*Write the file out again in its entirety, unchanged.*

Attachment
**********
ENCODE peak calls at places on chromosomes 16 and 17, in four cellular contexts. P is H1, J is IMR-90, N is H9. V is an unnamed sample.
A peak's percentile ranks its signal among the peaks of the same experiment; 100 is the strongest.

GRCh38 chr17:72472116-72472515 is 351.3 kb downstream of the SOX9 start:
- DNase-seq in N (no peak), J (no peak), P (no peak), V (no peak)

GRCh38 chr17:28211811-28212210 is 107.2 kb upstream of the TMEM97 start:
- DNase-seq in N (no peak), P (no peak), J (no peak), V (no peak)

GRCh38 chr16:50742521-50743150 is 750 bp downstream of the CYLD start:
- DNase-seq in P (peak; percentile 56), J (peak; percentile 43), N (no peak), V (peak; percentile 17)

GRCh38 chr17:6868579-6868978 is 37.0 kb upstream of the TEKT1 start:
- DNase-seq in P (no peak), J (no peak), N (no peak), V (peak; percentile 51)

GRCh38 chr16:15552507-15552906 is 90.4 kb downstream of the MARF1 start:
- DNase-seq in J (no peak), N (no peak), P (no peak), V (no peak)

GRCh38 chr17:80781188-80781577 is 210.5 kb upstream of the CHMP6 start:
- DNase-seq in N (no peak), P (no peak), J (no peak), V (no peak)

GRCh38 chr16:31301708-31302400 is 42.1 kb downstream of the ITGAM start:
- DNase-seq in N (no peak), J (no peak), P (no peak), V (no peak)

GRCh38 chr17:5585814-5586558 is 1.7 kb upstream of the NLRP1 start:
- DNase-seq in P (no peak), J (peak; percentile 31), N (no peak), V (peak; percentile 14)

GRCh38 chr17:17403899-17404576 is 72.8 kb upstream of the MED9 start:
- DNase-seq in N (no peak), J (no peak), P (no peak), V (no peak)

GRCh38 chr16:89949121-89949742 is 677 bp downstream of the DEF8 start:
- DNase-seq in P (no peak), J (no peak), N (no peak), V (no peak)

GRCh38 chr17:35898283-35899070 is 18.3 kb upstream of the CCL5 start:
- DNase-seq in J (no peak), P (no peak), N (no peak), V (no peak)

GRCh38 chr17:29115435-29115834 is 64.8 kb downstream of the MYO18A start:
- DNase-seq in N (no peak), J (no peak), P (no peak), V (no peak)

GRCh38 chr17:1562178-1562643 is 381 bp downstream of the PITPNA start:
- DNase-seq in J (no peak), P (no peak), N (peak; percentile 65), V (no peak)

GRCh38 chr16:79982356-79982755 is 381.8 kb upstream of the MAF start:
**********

ENCODE peak calls at places on chromosomes 16 and 17, in four cellular contexts. P is H1, J is IMR-90, N is H9. V is an unnamed sample.
A peak's percentile ranks its signal among the peaks of the same experiment; 100 is the strongest.

GRCh38 chr17:72472116-72472515 is 351.3 kb downstream of the SOX9 start:
- DNase-seq in N (no peak), J (no peak), P (no peak), V (no peak)

GRCh38 chr17:28211811-28212210 is 107.2 kb upstream of the TMEM97 start:
- DNase-seq in N (no peak), P (no peak), J (no peak), V (no peak)

GRCh38 chr16:50742521-50743150 is 750 bp downstream of the CYLD start:
- DNase-seq in P (peak; percentile 56), J (peak; percentile 43), N (no peak), V (peak; percentile 17)

GRCh38 chr17:6868579-6868978 is 37.0 kb upstream of the TEKT1 start:
- DNase-seq in P (no peak), J (no peak), N (no peak), V (peak; percentile 51)

GRCh38 chr16:15552507-15552906 is 90.4 kb downstream of the MARF1 start:
- DNase-seq in J (no peak), N (no peak), P (no peak), V (no peak)

GRCh38 chr17:80781188-80781577 is 210.5 kb upstream of the CHMP6 start:
- DNase-seq in N (no peak), P (no peak), J (no peak), V (no peak)

GRCh38 chr16:31301708-31302400 is 42.1 kb downstream of the ITGAM start:
- DNase-seq in N (no peak), J (no peak), P (no peak), V (no peak)

GRCh38 chr17:5585814-5586558 is 1.7 kb upstream of the NLRP1 start:
- DNase-seq in P (no peak), J (peak; percentile 31), N (no peak), V (peak; percentile 14)

GRCh38 chr17:17403899-17404576 is 72.8 kb upstream of the MED9 start:
- DNase-seq in N (no peak), J (no peak), P (no peak), V (no peak)

GRCh38 chr16:89949121-89949742 is 677 bp downstream of the DEF8 start:
- DNase-seq in P (no peak), J (no peak), N (no peak), V (no peak)

GRCh38 chr17:35898283-35899070 is 18.3 kb upstream of the CCL5 start:
- DNase-seq in J (no peak), P (no peak), N (no peak), V (no peak)

GRCh38 chr17:29115435-29115834 is 64.8 kb downstream of the MYO18A start:
- DNase-seq in N (no peak), J (no peak), P (no peak), V (no peak)

GRCh38 chr17:1562178-1562643 is 381 bp downstream of the PITPNA start:
- DNase-seq in J (no peak), P (no peak), N (peak; percentile 65), V (no peak)

GRCh38 chr16:79982356-79982755 is 381.8 kb upstream of the MAF start: